November 15, 2018

Moving Vermont forward

By Jim Douglas
Moving Vermont’s economy forward requires investments in both innovation and infrastructure.
There’s no shortage of innovation in Vermont—we’re fortunate to have legacy industries and cutting edge entrepreneurs eager to contribute to our economy and provide good jobs. It’s not easy for them, however. Costs are higher here than in many other places. And too many areas of our state lack critical energy and telecommunications infrastructure necessary to compete in the 21st century economy.
Many of the challenges our employers face also exacerbate the trials of working families. As the cost of living in Vermont continues to rise, Vermonters in the middle struggle to keep pace.
It’s a policy-driven economic cycle—not a temporary trend—that we must break. You can see its impacts in anemic state tax revenue, employment and income data, the decline in our student population and the growing number of working age Vermonters leaving our beautiful, peaceful state to pursue opportunities elsewhere.
Thankfully, though the hurdles are high, the solutions are well within our reach. As I’ve frequently noted, there is no challenge we cannot meet if we work together.
We should start by focusing on the fundamentals of economic growth like infrastructure. And we must insist that the voice of the majority is heard, not drowned out by a small faction willing to yell louder, or behave poorly, just to make their point.
The proposed expansion of natural gas service is a good example. This project will bring new infrastructure to communities in Addison County along with the benefits of natural gas, which is substantially cleaner than heating oil or propane.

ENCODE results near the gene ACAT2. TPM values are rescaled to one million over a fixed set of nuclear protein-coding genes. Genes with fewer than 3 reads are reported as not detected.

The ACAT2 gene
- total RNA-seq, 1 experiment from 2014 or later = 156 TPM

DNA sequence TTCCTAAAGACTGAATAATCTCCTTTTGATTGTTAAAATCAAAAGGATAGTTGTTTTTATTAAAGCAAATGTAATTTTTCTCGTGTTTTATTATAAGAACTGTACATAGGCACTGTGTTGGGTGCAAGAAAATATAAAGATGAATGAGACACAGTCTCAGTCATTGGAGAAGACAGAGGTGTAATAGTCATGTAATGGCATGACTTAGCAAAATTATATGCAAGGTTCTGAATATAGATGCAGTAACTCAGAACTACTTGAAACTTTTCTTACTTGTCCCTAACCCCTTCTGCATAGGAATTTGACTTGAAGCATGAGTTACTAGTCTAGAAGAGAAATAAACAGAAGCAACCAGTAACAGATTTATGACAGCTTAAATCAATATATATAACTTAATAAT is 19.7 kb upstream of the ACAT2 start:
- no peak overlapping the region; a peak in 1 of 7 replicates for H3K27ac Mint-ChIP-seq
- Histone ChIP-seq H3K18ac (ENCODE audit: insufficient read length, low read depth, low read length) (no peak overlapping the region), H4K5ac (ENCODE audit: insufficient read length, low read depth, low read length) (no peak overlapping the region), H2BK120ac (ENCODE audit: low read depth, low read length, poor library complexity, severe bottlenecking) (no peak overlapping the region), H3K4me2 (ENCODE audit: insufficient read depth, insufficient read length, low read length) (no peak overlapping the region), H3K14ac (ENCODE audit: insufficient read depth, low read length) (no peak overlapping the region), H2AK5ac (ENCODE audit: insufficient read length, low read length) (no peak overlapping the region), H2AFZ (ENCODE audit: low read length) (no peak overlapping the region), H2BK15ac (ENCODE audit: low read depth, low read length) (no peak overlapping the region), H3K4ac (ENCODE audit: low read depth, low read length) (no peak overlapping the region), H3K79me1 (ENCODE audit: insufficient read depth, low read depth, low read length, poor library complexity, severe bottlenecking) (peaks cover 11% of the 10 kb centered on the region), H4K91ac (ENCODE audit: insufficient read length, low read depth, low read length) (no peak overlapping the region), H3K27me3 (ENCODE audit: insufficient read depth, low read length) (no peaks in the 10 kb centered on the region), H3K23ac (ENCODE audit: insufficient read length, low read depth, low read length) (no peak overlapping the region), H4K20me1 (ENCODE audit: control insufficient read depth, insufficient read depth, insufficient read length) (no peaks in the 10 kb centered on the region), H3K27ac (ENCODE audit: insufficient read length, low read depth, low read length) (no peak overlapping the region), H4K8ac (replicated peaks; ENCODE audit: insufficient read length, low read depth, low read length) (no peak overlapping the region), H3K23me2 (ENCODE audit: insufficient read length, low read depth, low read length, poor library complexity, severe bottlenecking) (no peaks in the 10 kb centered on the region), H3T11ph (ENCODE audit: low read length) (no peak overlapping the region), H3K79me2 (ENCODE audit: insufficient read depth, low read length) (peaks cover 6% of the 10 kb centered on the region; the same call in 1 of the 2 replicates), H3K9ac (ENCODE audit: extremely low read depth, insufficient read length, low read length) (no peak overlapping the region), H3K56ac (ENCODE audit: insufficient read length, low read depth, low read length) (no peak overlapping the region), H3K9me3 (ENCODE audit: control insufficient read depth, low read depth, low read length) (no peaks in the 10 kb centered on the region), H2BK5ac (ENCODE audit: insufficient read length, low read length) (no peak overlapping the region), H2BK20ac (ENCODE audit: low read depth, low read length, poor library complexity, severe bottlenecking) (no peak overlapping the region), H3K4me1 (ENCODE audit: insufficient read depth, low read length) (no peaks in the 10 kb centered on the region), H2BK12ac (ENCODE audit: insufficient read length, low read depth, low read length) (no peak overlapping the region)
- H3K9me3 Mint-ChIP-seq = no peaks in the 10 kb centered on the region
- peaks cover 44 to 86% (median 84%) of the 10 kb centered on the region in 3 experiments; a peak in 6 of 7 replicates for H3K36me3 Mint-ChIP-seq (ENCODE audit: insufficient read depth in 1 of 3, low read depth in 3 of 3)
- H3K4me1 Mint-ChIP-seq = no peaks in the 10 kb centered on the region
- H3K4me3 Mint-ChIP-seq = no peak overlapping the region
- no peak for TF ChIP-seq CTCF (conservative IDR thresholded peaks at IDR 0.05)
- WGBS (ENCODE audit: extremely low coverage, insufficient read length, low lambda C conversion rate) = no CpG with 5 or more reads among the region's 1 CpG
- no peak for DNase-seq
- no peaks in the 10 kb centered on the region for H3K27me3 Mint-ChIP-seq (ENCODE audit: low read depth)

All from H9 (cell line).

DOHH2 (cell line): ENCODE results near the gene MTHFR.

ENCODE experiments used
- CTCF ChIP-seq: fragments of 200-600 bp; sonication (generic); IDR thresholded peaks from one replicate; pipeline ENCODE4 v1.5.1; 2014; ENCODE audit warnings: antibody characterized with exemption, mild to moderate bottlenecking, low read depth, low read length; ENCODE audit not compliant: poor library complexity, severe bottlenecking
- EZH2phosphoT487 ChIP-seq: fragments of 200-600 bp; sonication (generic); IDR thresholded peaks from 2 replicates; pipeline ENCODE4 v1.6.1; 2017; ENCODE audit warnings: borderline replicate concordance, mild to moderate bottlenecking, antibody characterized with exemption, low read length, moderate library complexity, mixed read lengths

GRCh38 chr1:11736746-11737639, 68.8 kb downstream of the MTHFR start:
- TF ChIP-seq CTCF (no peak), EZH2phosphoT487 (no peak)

Reducing emissions from heating homes and businesses will make our air cleaner. It also moves us closer to realizing our carbon reduction goals set when, during my administration, Vermont became the first state to join the Regional Greenhouse Gas Initiative and subsequently enhanced in the state’s comprehensive energy plan.
Speaking of green, natural gas is more affordable than alternatives. Bringing natural gas to more communities will allow them to save money. For families, those savings can be as much as $2,000 per year or more depending on the type of fuel they are using today. Businesses, municipalities, hospitals and colleges all save, too. The farmers of Agrimark, for example, expect to save more than $1 million a year when they have access to the pipeline.
And these are only some of the benefits. Testimony from one of Vermont’s most respected economists indicates that extending the choice of natural gas to communities between Chittenden County’s existing system and Middlebury will generate more than $70 million in economic benefit over the next 20 years. This is millions of dollars in energy savings, property taxes and construction employment. The same analysis shows the benefits growing to $191 million over 35 years.
It’s a smart investment. The appeal of a cleaner, more affordable heating source for businesses looking to grow and relocate and the appeal to families looking for a place to live, work and raise their children are important considerations.
Put another way, the range of energy choices in Chittenden and Franklin Counties—where they’ve been expanding the natural gas system for nearly 50 years—is one reason that area enjoys more economic stability and growth than other parts of Vermont. Expanding proven economic infrastructure to other areas of Vermont helps to equalize economic opportunity. The Northwest part of our state enjoys a substantial competitive advantage—and it shows.
Vermont Gas has reset its approach to the management of this important project. Let’s not forget this is a Vermont-run company that employs many hardworking Vermonters in good-paying jobs and has provided decades of great service to dozens of communities. Though the company made mistakes, they’ve owned up to them and made changes to ensure they don’t happen again.
Vermont needs to make a similar change. As a state we should focus more on the merits of a project than its politics. While every proposal requires rigorous review, we need to get serious about improving our economy.
Economic infrastructure is essential to a thriving, innovative economy that moves Vermont forward. And moving forward is the only alternative to continuing to fall behind.

Jim Douglas is a former four-term governor of Vermont and currently an executive in residence at Middlebury College.

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